Just south of White Rock, BC, across the border in the state of Washington is the city of Bellingham with about 85,000 residents, many of them students attending Western Washington University, and home to a thriving and dynamic craft beer scene.
Bellingham Beer Week was originally launched in September 2012, but after running in that early fall time slot for several years, organizers decided to move it to the spring in 2017, specifically April 21-29. The change came in response to feedback from local breweries that were quite busy in September, and tired from the hectic summer workload.
In conjunction with the first edition of the relaunched Bellingham Beer Week, I was invited to speak at Chuckanut Brewery about British Columbia’s beer scene, my book, Craft Beer Revolution: The Insider’s Guide to BC Breweries, and the BC Ale Trail project. Bellingham Tourism put me up in the brand new Holiday Inn & Suites at Bellingham International Airport for a couple of nights, and toured me and two American writers around the local breweries.
I was also hosted the last time I visited Bellingham back in September, 2013, and comparing the two experiences speaks volumes about the growth of the craft beer scene there. On my first visit, the tourism folks arranged for us writers to go on various hikes and visit other interesting local attractions during the day before attending beer events in the evening, while this time around the days were entirely filled with brewery visits with no time leftover for hikes or sightseeing. That’s because there were only three breweries in Bellingham back in 2013—Boundary Bay Brewery, Chuckanut Brewery, and Kulshan Brewing, which had just opened. Today there are 10 breweries, including a second Kulshan location and a raft of others that have opened since 2013: Aslan Brewing, Gruff Brewing, Menace Brewing, Stones Throw Brewing, Structures Brewing, and Wander Brewing. Also due to open soon is a local outlet for Melvin Brewing, which is based in Jackson, Wyoming.
On both my visits, I found Bellingham welcoming and charming. The fact that locals like to refer to themselves as “Bellinghamsters” says something about how laid back they are. About the same size as Nanaimo, the city shares a similar layout sprawled along the coast with easy access to wilderness and lots of great mountain biking trails nearby. The similarities to Nanaimo continue when you look at Bellingham’s historical industries, which included forestry, coal mining, and ship-building. But on the ground, Bellingham feels like it has more going on, which is also reflected in the size of its beer scene compared to Nanaimo, which only has four breweries. Perhaps it is the proximity to Seattle, about two hours south, that gives Bellingham more energy.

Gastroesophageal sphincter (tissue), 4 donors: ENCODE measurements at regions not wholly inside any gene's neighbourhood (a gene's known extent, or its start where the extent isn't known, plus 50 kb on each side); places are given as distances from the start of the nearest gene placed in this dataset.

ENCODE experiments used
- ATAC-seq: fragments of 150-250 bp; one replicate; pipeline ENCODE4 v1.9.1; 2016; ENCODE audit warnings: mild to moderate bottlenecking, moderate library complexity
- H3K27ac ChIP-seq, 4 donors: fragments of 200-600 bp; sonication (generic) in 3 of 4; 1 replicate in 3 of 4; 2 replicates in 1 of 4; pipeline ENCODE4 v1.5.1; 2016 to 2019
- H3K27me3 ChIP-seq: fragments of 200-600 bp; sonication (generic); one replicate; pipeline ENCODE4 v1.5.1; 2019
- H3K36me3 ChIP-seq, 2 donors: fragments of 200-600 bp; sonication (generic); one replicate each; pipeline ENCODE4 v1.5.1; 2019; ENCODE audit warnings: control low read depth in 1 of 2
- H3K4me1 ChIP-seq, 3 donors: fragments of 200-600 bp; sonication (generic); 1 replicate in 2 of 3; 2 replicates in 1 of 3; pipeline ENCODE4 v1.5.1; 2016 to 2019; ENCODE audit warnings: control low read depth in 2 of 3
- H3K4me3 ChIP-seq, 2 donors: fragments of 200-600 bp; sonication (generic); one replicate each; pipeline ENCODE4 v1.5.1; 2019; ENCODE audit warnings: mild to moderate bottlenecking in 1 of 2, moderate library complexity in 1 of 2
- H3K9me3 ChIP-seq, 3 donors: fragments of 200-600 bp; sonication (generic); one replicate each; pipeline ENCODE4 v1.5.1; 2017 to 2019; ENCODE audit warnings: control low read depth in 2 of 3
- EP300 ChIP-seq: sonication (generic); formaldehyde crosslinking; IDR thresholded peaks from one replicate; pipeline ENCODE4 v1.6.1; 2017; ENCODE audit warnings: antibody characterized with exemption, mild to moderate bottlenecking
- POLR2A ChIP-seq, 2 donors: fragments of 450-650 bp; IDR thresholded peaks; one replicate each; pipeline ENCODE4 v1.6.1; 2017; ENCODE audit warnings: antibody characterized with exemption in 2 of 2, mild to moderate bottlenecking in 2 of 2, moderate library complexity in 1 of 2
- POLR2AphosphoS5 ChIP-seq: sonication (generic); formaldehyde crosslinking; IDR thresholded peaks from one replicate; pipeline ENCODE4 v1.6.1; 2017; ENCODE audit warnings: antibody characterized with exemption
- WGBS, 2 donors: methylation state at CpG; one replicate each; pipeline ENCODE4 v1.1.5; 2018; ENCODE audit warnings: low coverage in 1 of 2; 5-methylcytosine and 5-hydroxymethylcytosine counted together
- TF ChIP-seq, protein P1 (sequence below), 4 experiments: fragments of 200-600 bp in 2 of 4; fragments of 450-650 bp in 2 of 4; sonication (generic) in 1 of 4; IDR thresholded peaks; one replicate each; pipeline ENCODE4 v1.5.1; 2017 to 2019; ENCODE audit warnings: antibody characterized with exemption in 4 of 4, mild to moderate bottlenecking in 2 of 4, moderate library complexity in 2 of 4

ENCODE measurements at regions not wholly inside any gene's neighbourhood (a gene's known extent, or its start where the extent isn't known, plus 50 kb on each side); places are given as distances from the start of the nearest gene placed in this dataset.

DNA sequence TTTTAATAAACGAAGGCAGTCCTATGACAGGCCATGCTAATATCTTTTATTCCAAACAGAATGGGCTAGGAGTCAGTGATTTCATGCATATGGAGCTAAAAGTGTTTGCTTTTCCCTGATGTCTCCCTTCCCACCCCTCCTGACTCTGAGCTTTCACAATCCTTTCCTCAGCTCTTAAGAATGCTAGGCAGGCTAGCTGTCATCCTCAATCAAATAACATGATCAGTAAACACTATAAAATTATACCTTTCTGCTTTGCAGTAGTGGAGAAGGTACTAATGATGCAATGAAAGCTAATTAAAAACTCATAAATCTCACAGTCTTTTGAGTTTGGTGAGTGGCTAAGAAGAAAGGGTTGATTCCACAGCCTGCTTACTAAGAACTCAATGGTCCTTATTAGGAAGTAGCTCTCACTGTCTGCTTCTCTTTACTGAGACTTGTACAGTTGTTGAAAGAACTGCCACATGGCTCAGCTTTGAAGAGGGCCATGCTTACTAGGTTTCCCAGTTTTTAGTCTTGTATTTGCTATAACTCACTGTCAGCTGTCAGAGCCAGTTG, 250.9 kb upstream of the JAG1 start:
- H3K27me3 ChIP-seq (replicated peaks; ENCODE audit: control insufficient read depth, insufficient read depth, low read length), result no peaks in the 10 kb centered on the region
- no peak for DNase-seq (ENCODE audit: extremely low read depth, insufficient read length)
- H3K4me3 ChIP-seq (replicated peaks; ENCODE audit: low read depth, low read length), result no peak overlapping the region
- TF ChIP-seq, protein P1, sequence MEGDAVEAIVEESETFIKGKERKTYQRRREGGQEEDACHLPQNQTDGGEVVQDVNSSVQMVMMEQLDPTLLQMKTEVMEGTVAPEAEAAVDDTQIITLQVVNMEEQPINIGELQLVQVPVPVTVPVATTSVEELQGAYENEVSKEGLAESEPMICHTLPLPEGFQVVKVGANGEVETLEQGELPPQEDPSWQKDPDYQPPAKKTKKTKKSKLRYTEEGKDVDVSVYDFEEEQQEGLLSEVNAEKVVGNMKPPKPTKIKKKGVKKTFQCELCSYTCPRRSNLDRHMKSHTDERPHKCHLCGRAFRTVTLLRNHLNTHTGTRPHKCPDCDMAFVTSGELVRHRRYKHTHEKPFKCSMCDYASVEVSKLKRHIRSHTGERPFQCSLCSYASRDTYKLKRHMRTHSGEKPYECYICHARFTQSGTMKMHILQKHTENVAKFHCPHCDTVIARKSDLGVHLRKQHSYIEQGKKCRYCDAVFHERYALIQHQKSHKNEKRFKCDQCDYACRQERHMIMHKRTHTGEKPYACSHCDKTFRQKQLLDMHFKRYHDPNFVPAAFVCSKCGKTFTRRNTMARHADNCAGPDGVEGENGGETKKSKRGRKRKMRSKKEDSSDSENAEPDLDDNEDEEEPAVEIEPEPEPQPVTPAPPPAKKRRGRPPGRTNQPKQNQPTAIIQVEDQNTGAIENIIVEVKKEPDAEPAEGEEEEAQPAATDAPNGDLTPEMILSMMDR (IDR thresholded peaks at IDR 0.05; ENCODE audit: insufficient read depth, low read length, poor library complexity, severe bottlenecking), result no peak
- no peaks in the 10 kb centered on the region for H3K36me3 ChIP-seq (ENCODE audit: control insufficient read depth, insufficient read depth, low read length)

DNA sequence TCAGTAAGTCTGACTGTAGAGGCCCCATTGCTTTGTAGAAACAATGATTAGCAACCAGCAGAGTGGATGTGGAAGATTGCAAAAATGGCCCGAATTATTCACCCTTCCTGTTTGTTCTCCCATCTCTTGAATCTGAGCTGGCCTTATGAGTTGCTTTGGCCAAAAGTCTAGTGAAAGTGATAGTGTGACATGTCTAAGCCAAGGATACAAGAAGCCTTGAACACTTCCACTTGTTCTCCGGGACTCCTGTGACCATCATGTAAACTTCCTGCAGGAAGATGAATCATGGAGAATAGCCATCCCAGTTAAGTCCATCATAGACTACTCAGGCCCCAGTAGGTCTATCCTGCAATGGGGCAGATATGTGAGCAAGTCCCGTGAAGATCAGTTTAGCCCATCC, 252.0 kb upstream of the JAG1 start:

It seems like most of the people involved in the breweries in Bellingham fall into two camps: the first group grew up there and then went away to school or to work in Seattle, perhaps, but eventually returned to Bellingham to open their dream brewery; while the second group grew up elsewhere and then discovered Bellingham and decided it was the place they wanted to set up shop. In either case, most people cite the easy access to wilderness and the quieter pace of life compared to Seattle.
Bellingham is an appealing destination for BC beer lovers, both because of its close proximity to the Lower Mainland and Victoria (whether you take the Sidney-Anacortes ferry or just cross from Swartz Bay and then drive down from Tsawwassen) and for its dynamic beer scene. There are plenty of options for all sorts of beer lovers. And it doesn’t hurt that you can shop at Trader Joe’s too! If you’re worried about higher costs due to the exchange rate, keep in mind that beer is generally cheaper there than here. Pints sell for $5-$6 and it’s pretty unusual to see a six-pack go for more than $10. Just remember if you are bringing beer back across the border you need to stay for at least 48 hours.
Bellingham Beer Week is obviously an ideal time to visit, but there is lots going on in the city year-round. The following is a primer on B-Town’s beer scene to help you plan your getaway.
Located at 1330 N. Forest Street • Website: www.aslanbrewing.com
Bellingham’s only all-organic brewery, Aslan started off in the summer of 2012 as a pilot brewery where its founders conducted hands-on research on operating a commercial brewery. A year later they opened the full-scale operation. Aslan’s beers are delicious, with the organic certification a nice bonus that certainly doesn’t reflect any reduction in quality. The brewery has a big, family friendly restaurant with an excellent kitchen.
Boundary Bay Brewery & Bistro
Located at 1107 Railway Ave • Website: www.bbaybrewery.com
Bellingham’s oldest craft brewery, Boundary Bay opened in 1995 in a restored, historic warehouse (built in 1922) located downtown across from the Saturday Farmer’s Market. It’s essentially a big brewpub with a restaurant and an outdoor beer garden that hosts lots of events, including barbecues and concerts. The tap list covers the entire gamut of beer styles, including a barrel-aged series, sour beers, and some experimental brews fermented with mixed cultures.